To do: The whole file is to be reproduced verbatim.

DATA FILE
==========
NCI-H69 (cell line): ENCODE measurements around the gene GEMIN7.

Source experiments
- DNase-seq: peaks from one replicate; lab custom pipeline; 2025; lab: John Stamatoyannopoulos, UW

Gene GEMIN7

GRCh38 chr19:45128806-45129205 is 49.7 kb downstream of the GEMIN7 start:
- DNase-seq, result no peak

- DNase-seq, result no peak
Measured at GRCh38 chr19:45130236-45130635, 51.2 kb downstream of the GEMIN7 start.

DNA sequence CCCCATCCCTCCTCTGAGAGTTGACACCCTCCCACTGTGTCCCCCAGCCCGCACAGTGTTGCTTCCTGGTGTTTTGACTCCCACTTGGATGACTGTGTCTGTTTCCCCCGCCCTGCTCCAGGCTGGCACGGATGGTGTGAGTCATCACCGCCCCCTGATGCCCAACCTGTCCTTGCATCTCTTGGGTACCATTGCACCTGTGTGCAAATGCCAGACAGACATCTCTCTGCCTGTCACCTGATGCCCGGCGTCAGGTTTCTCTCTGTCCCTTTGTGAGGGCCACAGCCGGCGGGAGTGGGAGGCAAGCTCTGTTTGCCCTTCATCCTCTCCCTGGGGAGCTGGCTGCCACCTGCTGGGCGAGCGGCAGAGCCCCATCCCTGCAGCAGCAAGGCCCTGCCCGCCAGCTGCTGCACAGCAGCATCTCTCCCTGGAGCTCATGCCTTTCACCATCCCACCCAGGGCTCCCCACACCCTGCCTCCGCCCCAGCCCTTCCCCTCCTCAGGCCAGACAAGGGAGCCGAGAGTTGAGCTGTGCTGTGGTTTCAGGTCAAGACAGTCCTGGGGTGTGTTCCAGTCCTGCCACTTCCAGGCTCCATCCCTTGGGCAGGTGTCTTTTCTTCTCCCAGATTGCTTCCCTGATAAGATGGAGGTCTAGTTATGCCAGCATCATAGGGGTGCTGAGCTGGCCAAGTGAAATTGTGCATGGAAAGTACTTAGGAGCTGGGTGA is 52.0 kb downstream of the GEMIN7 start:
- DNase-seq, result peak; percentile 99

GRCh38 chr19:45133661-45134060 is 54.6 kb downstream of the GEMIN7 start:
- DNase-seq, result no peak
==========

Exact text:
NCI-H69 (cell line): ENCODE measurements around the gene GEMIN7.

Source experiments
- DNase-seq: peaks from one replicate; lab custom pipeline; 2025; lab: John Stamatoyannopoulos, UW

Gene GEMIN7

GRCh38 chr19:45128806-45129205 is 49.7 kb downstream of the GEMIN7 start:
- DNase-seq, result no peak

- DNase-seq, result no peak
Measured at GRCh38 chr19:45130236-45130635, 51.2 kb downstream of the GEMIN7 start.

DNA sequence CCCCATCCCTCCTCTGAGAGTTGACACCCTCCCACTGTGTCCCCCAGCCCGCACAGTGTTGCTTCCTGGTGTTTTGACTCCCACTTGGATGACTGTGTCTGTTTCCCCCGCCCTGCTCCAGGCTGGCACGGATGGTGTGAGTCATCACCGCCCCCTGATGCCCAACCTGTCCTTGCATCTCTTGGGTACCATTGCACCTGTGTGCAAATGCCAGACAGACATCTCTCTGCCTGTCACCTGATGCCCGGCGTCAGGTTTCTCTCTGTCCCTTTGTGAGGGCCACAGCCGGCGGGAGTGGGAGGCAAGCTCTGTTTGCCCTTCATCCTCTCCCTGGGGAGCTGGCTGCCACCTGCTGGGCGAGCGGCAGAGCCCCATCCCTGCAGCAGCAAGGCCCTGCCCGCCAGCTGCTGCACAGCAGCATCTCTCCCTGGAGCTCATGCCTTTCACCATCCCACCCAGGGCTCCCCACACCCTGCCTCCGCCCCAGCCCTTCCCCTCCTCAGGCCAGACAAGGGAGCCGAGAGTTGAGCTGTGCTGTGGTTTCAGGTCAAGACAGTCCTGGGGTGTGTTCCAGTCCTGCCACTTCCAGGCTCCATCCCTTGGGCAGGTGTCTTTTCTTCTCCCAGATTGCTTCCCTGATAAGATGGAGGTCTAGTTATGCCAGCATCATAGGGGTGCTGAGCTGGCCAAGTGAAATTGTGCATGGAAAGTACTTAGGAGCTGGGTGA is 52.0 kb downstream of the GEMIN7 start:
- DNase-seq, result peak; percentile 99

GRCh38 chr19:45133661-45134060 is 54.6 kb downstream of the GEMIN7 start:
- DNase-seq, result no peak